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Curious Kids: is water blue or is it just reflecting off the sky?

The sea is blue because of the way water absorbs light, the way particles in the water scatter light, and also because some of the blue light from the sky is reflected. The Conversation.

Observing the invisible: the long journey to the first image of a black hole

The first direct visual evidence of the supermassive black hole in the centre of galaxy Messier 87 and its shadow. EHT Collaboration

The first picture of a supermassive black hole at the centre of a galaxy shows how we have,

Originally published in The Conversation.

How much evidence is enough to declare a new species of human from a Philippines cave site?

Callao Cave on Luzon Island in The Philippines, where the fossils of _Homo luzonensis_ were discovered.

Originally published in The Conversation.

Labor will prioritise an NBN 'digital inclusion drive' – here's what it should focus on

People with poor broadband services spend more time in queues at the bank and for other services that should easily be accessible online.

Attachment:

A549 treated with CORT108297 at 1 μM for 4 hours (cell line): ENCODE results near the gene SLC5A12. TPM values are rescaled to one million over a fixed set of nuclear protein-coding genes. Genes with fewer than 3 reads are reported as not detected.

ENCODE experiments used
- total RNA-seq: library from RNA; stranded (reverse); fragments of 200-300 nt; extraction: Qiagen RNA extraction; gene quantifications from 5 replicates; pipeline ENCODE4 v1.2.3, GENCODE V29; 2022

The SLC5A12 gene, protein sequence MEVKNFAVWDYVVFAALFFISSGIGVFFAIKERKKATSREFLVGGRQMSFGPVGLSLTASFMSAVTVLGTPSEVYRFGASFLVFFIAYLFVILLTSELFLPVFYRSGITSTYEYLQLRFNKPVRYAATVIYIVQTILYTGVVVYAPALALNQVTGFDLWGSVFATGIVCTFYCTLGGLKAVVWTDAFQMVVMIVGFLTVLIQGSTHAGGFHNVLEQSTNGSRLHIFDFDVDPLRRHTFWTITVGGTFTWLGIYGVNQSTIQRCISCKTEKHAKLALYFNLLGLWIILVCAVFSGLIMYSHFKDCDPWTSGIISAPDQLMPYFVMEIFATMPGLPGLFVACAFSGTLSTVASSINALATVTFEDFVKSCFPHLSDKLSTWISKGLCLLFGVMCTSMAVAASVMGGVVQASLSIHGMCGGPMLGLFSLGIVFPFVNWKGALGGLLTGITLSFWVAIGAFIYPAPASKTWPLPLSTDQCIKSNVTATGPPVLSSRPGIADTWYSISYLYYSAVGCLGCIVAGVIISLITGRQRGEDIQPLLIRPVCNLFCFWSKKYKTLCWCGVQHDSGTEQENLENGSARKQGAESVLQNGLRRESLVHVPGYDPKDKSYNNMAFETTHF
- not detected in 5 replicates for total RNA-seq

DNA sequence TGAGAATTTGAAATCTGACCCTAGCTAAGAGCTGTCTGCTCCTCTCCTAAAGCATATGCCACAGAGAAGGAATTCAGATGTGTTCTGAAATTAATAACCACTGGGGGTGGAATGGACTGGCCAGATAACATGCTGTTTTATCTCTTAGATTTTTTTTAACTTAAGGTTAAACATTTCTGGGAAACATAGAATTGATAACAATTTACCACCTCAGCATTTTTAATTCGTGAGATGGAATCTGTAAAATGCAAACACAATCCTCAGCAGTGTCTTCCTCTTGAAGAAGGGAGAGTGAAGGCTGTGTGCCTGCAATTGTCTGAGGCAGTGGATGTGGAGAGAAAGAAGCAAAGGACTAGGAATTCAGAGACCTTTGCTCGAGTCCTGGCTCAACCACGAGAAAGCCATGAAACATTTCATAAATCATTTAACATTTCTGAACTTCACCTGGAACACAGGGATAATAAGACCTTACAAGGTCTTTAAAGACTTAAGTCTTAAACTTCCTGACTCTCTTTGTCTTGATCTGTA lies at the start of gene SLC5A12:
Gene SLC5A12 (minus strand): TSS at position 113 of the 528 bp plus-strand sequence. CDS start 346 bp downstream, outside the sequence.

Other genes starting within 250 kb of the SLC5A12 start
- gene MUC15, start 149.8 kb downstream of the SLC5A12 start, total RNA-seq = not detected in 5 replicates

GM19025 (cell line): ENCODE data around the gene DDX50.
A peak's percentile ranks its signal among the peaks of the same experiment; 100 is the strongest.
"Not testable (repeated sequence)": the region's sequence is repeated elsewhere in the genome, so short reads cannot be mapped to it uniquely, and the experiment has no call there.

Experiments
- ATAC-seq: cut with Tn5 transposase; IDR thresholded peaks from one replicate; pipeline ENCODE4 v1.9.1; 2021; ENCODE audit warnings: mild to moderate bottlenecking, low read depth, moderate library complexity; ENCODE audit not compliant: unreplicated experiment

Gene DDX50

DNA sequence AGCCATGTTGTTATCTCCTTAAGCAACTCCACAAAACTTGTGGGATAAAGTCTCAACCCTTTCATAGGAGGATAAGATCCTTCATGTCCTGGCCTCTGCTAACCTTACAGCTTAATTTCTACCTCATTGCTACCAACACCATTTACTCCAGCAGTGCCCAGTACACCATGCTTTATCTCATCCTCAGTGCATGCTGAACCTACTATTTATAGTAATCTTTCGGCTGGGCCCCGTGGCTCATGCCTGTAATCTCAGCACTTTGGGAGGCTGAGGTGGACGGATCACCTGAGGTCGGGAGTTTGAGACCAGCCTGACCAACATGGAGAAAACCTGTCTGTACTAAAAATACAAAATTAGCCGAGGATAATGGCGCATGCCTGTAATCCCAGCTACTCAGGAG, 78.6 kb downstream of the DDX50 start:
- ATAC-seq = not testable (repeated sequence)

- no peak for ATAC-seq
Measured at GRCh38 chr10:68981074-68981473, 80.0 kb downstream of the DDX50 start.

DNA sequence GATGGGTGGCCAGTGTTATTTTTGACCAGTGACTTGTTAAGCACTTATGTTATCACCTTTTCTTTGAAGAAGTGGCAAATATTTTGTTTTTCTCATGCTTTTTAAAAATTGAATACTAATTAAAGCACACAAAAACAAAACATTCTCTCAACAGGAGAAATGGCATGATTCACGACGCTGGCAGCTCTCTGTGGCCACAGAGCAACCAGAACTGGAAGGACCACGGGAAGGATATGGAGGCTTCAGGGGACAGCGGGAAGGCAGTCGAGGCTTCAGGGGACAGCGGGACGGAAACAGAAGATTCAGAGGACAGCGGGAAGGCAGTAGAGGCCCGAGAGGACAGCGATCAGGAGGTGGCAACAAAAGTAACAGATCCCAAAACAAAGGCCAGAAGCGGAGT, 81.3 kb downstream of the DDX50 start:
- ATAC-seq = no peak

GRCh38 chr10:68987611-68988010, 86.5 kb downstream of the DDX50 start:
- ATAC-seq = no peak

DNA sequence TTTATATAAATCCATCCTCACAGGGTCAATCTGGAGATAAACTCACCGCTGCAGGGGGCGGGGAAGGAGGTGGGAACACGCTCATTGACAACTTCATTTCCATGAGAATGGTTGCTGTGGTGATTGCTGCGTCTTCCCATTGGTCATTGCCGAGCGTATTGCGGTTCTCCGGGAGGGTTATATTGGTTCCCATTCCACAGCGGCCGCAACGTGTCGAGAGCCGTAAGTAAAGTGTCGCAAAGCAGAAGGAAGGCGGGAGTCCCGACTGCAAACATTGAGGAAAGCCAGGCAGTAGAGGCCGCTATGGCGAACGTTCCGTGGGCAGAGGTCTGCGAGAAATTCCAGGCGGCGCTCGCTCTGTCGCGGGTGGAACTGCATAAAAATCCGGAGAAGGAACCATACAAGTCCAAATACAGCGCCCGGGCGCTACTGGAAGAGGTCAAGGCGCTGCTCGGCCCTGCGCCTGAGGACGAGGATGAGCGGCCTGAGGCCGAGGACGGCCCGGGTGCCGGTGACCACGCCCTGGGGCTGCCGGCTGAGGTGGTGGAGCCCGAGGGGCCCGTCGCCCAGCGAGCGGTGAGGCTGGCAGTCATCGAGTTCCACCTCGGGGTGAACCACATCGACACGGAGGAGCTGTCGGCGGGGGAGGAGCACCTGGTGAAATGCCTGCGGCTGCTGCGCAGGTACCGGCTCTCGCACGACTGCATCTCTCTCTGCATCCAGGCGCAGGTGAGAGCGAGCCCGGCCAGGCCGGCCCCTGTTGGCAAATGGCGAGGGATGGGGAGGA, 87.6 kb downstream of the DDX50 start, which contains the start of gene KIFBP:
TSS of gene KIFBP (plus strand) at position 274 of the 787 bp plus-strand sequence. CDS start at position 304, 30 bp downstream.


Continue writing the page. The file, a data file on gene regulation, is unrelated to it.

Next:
Originally published in The Conversation.

We've found a quicker way to multiply really big numbers

If you thought multiplication tables at school were hard, imagine multiplying numbers with billions of digits. Shutterstock/Nina Buday

Multiplication of two numbers is easy, right?

Originally published in The Conversation.

Squid team finds high species diversity off Kermadec Islands, part of stalled marine reserve proposal

This squid belongs to one of the families (Histioteuthidae) that is highly diverse but was not previously recorded from the Kermadecs. Richard Young, CC BY-SA

Squids and octopuses could be consid

Originally published in The Conversation.

How indigenous expertise improves science: the curious case of shy lizards and deadly cane toads

The Balanggarra Rangers are land management representatives of the Balanggarra people, the indigenous traditional owners of the East Kimberley.

Originally published in The Conversation.

Control, cost and convenience determine how Australians use the technology in their homes

Who's the boss in a smart home? Shutterstock/Tracy ben

We have access to plenty of technology that can serve us by automating more of our daily lives, doing everything from adjusting the temperature of our homes t

Originally published in The Conversation.

All female mammals have a clitoris – we're starting to work out what that means for their sex lives

New research shows dolphins have a large clitoris that is similar to the human organ. from

Female enjoyment of sex is typically associated with the human species.

Originally published in The Conversation.

Edible seaweed can be used to grow blood vessels in the body

Fluorescence microscopy image of the newly formed blood vessels after injection of our seaweed-derived hydrogel in a muscle.

Originally published in The Conversation.